Introduction to the Odyssey (Part 4): setting the scene

This last portion of my introduction to the Odyssey sets the scene of the story told in the Odyssey. The purpose here is to equip the reader to understand what is going on. The description is of course primarily my own take, but I am basing it on the text, and I have had a Classical education and studied the Odyssey in particular. For another view, see here. A good summary of events, overall and in each of the 24 books, with commentary can also be found here. My tentative plan is to have one blog post about each book and possibly something after the fact, but I may or may not actually stick to that plan as the need arises.

In a sense, the Odyssey is a sequel to the Iliad. After the end of the Iliad, the Greeks finally brought an end to the Trojan War by use of the Trojan Horse. Odysseus is the man who thought of that stratagem, as well as most others the Greeks had used during their ten year war. The characteristic heroic trait of Odysseus (which the Greeks admired but the Romans did not) is that he is a crafty liar who gets away with it and who uses deceit and cunning to achieve his ends when need be.

Map of Ancient Greek ColoniesThe story of the Odyssey tells the end of Odysseus’ ten year exile after the war, during which time he wanders. The Greeks vaguely pictured the area where he wandered as somewhere west of Sicily– a land so remote to most Greeks, in spite of the presence of some Greek colonies, that it was rather fantastic. So a key question to begin with is why Odysseus took so long to get home. Nothing that Homer mentions in passing (some of Odysseus’ exploits, such as feeding his men from cattle sacred to Helios) explains why Odysseus was so far afield in the first place.

In the Iliad, during the Trojan War, some gods favored Troy and some the Greeks. Because he devised the Trojan Horse, Odysseus was more responsible than any other individual for the sack of Troy. Saying the gods were angry at Odysseus in modern terms is allegorical. Since so much of Homeric warfare involved individual combat, where the person challenged to single combat is called out by name by the challenger, the Trojan survivors may in the immediate aftermath of the fall and sack of Troy may have been looking for Odysseus to get revenge. In other words, the direct route home may have been barred to Odysseus (and his men who depended on him) because he became a marked man when the Trojans learned of his role in their defeat. That role would certainly have been known because κλέοϛ, glory for deeds done and the political clout that came with it, was the practical point of warfare for individuals. Odysseus was no exception. So my own personal take is that Odysseus and his men had to flee for their lives at first. This explains why they ran low on provisions and hence needed to steal sanctified cattle; they were starving and desperate. In the end, they hide on the island of Calypso, presumably until it becomes safe to go home to Ithaca. That sanctuary in turn becomes a prison, but because Calypso is a nymph, a minor goddess associated with a particular locality, one need not take the imprisonment literally. The death of Odysseus’ men on the island of Calypso would probably be understood by the ancient Greek audience as the deaths by various causes of men in exile, and the imprisonment would then be foremost in the mind of Odysseus himself.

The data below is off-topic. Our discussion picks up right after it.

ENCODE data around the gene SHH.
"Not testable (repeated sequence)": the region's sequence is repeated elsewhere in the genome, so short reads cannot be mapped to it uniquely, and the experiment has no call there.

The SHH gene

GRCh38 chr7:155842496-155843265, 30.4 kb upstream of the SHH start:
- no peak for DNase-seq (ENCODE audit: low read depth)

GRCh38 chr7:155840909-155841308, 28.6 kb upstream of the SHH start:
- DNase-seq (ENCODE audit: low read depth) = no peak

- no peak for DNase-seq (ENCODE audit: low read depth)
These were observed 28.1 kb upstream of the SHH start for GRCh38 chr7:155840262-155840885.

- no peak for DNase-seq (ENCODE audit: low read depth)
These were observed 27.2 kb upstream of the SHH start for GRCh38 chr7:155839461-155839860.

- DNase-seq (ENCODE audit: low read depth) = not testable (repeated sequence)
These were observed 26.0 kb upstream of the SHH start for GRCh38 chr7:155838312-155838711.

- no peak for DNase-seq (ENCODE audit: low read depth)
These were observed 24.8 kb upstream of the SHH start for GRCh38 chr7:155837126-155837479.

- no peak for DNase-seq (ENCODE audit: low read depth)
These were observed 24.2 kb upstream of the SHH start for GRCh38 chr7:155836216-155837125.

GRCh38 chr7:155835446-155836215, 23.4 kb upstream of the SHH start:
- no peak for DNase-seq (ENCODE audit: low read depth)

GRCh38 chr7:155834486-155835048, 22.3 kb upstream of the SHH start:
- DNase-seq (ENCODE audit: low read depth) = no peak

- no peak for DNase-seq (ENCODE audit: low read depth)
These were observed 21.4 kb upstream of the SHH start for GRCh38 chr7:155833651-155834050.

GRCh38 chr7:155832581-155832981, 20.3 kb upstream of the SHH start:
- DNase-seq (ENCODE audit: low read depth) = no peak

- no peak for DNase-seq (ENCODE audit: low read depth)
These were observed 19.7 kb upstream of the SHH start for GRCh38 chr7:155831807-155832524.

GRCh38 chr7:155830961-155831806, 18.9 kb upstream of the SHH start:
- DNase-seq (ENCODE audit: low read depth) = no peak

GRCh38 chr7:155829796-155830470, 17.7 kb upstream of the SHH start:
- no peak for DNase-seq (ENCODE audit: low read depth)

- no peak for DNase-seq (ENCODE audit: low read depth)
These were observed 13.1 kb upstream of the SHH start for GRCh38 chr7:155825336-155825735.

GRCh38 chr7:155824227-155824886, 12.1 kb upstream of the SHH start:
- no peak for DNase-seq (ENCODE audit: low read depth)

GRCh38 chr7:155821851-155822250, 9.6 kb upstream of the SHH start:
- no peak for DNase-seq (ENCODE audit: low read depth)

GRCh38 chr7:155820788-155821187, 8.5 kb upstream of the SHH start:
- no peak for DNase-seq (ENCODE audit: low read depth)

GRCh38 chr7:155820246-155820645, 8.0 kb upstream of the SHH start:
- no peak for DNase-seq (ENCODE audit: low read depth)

At home in Ithaca, a rebellion, not yet openly violent, has arisen. Odysseus the king has been absent at this point for about twenty years. Many of the nobles from the various towns within Ithaca are trying to force Penelope, Odysseus’ wife, to re-marry and thereby pick a new king. Their abuse of the royal household’s hospitality is part of that rebellion because the suitors feel the royal resources should be theirs anyway.

Πηνελόπεια / Penelópē

Image by just.Luc via Flickr

Penelope is the female counter-part of Odysseus. She both uses various stratagems to delay the suitors but also plays them off one against another so that no pre-eminent contender emerges. The suitors however do have allies among Penelope’s maidens. This is an aspect that a modern take on the story of Penelope seems to have missed.

Meanwhile Odysseus’ son Telemachus is now of an age where he wants to assert his own authority, but he remains immature. Like his mother, he knows Odysseus is alive, but at the same time he wants to assert his authority as the male head of the royal family in his father’s absence. Yet he lacks the experience and cunning of either his mother or his father.

This summary of the situation as the Odyssey opens should get the reader started. We can discuss the story as a whole at the end.

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2 Responses to Introduction to the Odyssey (Part 4): setting the scene

  1. Tim Seitz says:

    “The suitors however do have allies among Penelope’s maidens. This is an aspect that a modern take on the story of Penelope seems to have missed.”
    You link to Atwood’s The Penelopiad. How do you come to your conclusion? Atwood’s story is very much involved with the actions, duplicitous or otherwise, of the maidens.

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